The Tenth Insight: Holding the Vision Test | Final Test - Hard

James Redfield
This set of Lesson Plans consists of approximately 144 pages of tests, essay questions, lessons, and other teaching materials.
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This test consists of 5 short answer questions, 10 short essay questions, and 1 (of 3) essay topics.

Short Answer Questions

1. With what does Feyman walk?

2. At the end of Chapter 6, where does Wil tell the narrator they must go for more enlightenment?

3. What does the narrator say began in the 1960's?

4. What do Wil and the narrator learn from Feyman's Birth Vision?

5. What does the the narrator urge Wil to do at the beginning of Chapter 6?

Short Essay Questions

1. What does the narrator urge Wil to do?

2. What does the narrator realize about all his previous lives and what he thinks is needed to change the trend?

3. What does the narrator tell about a previous life of his as a monk?

4. Into what is the narrator drawn in hell and what does he see?

5. What happens to the group from the cave in Chapter 8 as they go towards the building with the Experiment?

6. What does Wil say is their task concerning the Group of Seven?

7. Who is in the cave when Webber and the narrator arrive there and what does she/he say?

8. What does the narrator say he realized about humans born into the world?

9. What did the narrator see begin to emerge that changed the way humans interacted with the world?

10. What happens when the Group decide to try and end the Experiment by combining their energies?

Essay Topics

Write an essay for ONE of the following topics:

Essay Topic 1

It's becoming clearer with each passing chapter that, without actually coming out and saying so, perspective is anchored in the concept of destiny - that each individual comes into this existence with a pre-ordained place, purpose and plan. It's also becoming clearer that while the narrative clearly makes the point that that plan doesn't always come to fruition, it also implies that such failure is the result of inability (for whatever reason) to make the choices for the plan to be accomplished ... in other words, because of free will.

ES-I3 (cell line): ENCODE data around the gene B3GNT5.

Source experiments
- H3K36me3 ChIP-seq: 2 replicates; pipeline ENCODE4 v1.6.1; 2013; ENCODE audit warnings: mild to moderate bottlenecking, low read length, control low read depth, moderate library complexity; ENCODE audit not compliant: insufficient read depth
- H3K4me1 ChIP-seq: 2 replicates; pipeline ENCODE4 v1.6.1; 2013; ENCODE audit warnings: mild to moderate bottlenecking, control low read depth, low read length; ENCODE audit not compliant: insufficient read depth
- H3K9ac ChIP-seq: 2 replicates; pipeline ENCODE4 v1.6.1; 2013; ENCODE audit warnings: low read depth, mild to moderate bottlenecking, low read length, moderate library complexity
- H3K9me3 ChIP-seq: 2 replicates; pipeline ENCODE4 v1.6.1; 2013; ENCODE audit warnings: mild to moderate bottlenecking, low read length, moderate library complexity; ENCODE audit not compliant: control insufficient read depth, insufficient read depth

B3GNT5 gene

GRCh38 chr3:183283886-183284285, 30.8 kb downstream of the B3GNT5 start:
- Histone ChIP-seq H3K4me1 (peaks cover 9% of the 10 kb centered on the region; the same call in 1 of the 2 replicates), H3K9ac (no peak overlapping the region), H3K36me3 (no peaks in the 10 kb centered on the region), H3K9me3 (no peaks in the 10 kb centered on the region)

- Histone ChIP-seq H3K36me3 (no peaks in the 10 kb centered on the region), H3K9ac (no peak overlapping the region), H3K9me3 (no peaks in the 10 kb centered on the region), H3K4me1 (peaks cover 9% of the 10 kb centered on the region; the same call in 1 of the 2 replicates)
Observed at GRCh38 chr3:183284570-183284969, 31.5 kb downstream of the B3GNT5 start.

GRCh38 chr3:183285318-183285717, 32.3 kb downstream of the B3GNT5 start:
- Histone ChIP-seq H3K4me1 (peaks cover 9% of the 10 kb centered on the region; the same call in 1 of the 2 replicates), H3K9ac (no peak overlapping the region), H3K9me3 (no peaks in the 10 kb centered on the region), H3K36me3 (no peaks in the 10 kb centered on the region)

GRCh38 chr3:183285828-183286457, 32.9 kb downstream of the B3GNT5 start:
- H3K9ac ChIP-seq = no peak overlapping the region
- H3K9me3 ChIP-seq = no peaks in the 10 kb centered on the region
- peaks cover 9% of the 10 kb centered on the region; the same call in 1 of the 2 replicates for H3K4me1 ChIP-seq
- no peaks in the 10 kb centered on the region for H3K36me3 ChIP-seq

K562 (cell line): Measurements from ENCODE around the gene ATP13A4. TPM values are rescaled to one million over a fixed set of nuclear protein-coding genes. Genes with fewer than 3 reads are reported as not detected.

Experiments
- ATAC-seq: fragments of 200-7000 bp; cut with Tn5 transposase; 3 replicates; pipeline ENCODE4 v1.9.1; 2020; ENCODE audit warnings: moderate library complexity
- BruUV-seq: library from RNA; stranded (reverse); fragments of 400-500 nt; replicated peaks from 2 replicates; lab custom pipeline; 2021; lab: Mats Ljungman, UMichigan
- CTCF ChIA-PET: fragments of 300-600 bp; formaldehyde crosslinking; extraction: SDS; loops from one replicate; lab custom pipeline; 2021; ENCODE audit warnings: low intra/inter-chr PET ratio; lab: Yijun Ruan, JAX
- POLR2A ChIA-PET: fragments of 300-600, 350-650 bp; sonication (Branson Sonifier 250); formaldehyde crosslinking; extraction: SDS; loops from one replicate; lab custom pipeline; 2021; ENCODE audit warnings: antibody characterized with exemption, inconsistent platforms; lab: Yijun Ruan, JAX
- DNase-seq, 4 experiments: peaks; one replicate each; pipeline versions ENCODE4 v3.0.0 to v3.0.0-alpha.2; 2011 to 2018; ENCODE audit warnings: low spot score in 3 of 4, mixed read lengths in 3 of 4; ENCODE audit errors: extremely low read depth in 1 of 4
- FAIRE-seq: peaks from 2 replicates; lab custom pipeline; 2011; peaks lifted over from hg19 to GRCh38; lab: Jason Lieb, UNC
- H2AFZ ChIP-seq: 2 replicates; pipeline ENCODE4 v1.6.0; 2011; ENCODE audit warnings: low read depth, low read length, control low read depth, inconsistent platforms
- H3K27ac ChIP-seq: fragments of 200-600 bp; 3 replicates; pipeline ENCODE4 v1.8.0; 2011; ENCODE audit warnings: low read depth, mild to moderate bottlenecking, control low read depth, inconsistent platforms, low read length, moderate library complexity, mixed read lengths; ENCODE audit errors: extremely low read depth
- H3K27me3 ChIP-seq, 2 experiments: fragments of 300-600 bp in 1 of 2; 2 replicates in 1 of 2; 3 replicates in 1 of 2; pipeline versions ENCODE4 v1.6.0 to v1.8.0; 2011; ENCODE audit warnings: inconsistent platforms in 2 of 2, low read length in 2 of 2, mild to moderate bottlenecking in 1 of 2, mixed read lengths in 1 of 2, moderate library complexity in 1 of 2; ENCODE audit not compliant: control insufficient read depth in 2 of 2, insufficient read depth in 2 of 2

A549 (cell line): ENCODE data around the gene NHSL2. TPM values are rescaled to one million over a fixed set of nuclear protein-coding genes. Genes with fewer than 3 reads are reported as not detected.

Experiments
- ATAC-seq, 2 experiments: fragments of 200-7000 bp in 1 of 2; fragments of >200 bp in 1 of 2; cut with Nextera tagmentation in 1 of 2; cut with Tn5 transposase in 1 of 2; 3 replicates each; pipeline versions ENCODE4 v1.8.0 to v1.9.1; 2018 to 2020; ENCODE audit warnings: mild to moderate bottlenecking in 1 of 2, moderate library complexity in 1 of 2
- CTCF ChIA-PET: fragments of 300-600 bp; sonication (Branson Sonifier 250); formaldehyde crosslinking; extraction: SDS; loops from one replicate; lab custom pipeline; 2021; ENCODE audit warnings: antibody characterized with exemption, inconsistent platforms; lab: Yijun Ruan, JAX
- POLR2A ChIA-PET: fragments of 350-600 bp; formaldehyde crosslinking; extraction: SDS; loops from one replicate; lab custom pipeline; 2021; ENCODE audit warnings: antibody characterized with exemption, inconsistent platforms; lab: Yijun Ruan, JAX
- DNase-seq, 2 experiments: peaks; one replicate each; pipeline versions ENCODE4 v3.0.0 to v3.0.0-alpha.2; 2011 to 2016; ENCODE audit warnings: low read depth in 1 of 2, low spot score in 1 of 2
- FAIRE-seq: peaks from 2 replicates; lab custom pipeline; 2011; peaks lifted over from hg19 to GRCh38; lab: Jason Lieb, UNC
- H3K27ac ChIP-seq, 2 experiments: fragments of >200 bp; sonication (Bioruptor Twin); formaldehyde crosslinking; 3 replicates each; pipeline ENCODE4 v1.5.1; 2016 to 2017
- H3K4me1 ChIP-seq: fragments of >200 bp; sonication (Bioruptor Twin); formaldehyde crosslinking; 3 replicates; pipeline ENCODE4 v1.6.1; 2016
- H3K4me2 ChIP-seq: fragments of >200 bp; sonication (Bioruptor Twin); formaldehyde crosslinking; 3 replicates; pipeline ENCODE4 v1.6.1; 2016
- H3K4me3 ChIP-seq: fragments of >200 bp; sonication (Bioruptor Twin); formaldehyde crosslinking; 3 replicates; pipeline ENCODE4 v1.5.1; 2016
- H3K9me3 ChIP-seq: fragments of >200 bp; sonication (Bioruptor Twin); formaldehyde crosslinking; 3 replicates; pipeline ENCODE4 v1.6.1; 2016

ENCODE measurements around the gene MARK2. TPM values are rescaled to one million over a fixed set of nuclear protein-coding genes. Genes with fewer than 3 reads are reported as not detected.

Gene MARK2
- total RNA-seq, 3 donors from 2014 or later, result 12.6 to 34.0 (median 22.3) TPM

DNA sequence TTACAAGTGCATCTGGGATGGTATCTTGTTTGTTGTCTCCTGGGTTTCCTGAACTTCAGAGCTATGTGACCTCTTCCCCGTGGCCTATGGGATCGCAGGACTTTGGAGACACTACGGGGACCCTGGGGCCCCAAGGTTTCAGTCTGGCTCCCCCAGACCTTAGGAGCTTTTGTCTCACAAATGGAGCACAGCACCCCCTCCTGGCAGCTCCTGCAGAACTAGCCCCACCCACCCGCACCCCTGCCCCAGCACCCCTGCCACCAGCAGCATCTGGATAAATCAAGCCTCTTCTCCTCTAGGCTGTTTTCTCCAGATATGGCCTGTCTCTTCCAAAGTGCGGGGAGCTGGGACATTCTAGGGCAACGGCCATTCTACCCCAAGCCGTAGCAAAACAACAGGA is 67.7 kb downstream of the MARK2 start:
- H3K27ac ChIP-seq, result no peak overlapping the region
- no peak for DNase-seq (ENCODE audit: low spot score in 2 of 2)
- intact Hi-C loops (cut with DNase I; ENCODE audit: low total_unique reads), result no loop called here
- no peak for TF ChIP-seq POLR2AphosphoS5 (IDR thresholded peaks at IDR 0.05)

1. What do you think the definition of destiny is and why do you think the author is supporting that concept in this book? Use examples from the text to support your answer.

2. Assuming that destiny is true, and that having a vision of what one is to accomplish in life before being born is true but forgotten with birth, explain with examples, why often the purpose of an individual does not come to fruition.

3. Most religions espouse the idea of free will. Those who have no spiritual beliefs would probably agree. Explain the concept of free will, why it might be a law of life and how it seems to manifest in the real world. Use examples to support your answer.

Essay Topic 2

In many ways, what's going on in Chapter 6, Part 2, is a form of myth making, of creating a spiritual, acceptable, and hopefully peace-achieving explanation of what, in most experiences of being human, is the physically oriented, confusing, and frustration-triggering question of why we're here.

1. Explain why this book could be called "myth making." Use examples from the text to support your answer.

2. Do you think there is a spiritual, acceptable, and hopefully peace-achieving explanation of why humans exist? Why or why not. Use examples to support your opinion.

3. Do you think most humans wonder why they are here? Why or why not? Use examples to support your opinion.

Essay Topic 3

The idea of Birth Vision, Wil explains, is an explanation of commonly reported near death experiences in which a dying individual reports that his/her life has "flashed before her eyes". In the same way, the concept of Soul Group is an explanation of a similarly reported near death experience in which dying individuals experience themselves as being welcomed by a group of unidentifiable but familiar and loving souls.

1. If one was to assume that there is indeed a Birth Vision, what do you think would be the purpose of forgetting it as soon as one is born? Does that seem inefficient as far as accomplishing a task on earth? Why or why not?

2. Explain, in the context of this entire book, and in the context of what you think is true, why a Birth Vision is called that in this book. Why might it not be called a Death Vision, given the circumstances under which one has it?

3. Taking the concept of Soul Group as being true and reincarnation as being true, what do you think would be a good reason to have a Soul Group, both on earth in physical incarnation and on the other plane as spiritual entities? Use examples from the book and your own life to support your answer.

(see the answer keys)

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